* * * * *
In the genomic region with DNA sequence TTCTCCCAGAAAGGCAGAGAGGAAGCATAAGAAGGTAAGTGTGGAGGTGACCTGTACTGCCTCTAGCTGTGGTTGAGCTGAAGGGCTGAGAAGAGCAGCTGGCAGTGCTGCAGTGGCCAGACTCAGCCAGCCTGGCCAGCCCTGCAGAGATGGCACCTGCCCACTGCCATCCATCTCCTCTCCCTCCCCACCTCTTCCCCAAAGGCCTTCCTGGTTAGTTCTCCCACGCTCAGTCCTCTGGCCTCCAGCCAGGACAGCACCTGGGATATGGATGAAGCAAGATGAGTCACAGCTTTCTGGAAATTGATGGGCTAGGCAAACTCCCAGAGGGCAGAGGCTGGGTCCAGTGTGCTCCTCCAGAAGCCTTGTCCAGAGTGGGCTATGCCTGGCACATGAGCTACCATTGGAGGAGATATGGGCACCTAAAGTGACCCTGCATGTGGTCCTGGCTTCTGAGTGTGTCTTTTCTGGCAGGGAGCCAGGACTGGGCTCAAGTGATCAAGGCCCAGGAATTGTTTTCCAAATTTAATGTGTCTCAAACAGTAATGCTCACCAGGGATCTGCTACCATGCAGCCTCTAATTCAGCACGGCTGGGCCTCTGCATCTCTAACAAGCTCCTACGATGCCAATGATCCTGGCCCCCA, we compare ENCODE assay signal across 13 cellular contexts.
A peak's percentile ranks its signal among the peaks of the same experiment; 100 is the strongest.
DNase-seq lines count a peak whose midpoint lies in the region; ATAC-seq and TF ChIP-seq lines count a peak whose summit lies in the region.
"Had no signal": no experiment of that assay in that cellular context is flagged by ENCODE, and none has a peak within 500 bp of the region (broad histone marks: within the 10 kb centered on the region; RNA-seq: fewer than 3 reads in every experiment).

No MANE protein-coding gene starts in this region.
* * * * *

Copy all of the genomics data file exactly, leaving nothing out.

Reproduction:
In the genomic region with DNA sequence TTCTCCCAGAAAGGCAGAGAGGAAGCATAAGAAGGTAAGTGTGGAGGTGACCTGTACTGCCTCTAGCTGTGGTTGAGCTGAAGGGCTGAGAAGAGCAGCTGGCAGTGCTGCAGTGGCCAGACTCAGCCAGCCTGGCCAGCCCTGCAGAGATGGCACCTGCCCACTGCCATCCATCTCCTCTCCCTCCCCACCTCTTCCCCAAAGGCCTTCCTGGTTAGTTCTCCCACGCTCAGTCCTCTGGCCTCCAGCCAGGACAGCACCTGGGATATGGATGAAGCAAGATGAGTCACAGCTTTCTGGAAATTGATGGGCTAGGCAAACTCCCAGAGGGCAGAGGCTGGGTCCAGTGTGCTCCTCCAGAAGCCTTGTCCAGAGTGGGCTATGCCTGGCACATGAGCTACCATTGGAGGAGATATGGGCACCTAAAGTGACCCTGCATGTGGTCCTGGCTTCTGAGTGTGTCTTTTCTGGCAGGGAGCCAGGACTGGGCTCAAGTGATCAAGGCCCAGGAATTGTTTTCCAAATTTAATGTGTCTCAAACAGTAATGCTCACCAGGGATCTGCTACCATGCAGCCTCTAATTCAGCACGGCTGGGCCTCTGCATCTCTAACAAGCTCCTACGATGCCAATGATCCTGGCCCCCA, we compare ENCODE assay signal across 13 cellular contexts.
A peak's percentile ranks its signal among the peaks of the same experiment; 100 is the strongest.
DNase-seq lines count a peak whose midpoint lies in the region; ATAC-seq and TF ChIP-seq lines count a peak whose summit lies in the region.
"Had no signal": no experiment of that assay in that cellular context is flagged by ENCODE, and none has a peak within 500 bp of the region (broad histone marks: within the 10 kb centered on the region; RNA-seq: fewer than 3 reads in every experiment).

No MANE protein-coding gene starts in this region.